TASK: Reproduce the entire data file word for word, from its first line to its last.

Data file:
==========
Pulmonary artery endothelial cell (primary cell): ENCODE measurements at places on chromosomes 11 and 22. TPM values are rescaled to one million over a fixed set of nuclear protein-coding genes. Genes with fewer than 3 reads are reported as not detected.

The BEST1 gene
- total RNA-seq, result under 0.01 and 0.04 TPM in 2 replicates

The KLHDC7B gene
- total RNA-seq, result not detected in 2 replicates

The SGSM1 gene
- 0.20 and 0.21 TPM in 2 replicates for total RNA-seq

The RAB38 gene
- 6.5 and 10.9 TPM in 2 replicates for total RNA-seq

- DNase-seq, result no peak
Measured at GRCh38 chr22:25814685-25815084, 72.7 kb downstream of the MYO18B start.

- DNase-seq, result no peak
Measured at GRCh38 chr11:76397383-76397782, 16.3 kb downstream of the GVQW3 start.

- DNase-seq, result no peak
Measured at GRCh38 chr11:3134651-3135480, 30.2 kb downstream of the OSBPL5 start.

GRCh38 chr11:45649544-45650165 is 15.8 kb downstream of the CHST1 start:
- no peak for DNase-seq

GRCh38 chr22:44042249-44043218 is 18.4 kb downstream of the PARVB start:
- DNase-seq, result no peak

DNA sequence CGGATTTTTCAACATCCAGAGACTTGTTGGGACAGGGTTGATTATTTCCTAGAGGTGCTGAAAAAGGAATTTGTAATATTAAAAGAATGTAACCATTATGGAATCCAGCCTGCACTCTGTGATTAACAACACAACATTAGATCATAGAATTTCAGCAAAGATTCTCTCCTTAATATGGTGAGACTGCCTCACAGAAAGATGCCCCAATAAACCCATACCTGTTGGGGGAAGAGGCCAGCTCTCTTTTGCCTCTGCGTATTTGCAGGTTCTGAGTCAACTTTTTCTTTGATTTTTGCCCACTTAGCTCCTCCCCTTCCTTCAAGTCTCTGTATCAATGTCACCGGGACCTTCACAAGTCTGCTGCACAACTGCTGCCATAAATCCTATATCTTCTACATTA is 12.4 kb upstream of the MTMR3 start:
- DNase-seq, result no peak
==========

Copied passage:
Pulmonary artery endothelial cell (primary cell): ENCODE measurements at places on chromosomes 11 and 22. TPM values are rescaled to one million over a fixed set of nuclear protein-coding genes. Genes with fewer than 3 reads are reported as not detected.

The BEST1 gene
- total RNA-seq, result under 0.01 and 0.04 TPM in 2 replicates

The KLHDC7B gene
- total RNA-seq, result not detected in 2 replicates

The SGSM1 gene
- 0.20 and 0.21 TPM in 2 replicates for total RNA-seq

The RAB38 gene
- 6.5 and 10.9 TPM in 2 replicates for total RNA-seq

- DNase-seq, result no peak
Measured at GRCh38 chr22:25814685-25815084, 72.7 kb downstream of the MYO18B start.

- DNase-seq, result no peak
Measured at GRCh38 chr11:76397383-76397782, 16.3 kb downstream of the GVQW3 start.

- DNase-seq, result no peak
Measured at GRCh38 chr11:3134651-3135480, 30.2 kb downstream of the OSBPL5 start.

GRCh38 chr11:45649544-45650165 is 15.8 kb downstream of the CHST1 start:
- no peak for DNase-seq

GRCh38 chr22:44042249-44043218 is 18.4 kb downstream of the PARVB start:
- DNase-seq, result no peak

DNA sequence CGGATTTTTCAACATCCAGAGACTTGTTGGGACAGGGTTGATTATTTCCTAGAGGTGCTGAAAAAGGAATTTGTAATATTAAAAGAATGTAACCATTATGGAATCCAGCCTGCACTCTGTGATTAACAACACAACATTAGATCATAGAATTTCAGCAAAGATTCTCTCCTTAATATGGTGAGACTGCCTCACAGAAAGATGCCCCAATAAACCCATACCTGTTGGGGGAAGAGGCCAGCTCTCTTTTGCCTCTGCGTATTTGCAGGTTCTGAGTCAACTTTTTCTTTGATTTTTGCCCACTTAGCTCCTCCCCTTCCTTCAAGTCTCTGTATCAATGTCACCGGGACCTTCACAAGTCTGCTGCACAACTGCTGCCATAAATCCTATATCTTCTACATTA is 12.4 kb upstream of the MTMR3 start:
- DNase-seq, result no peak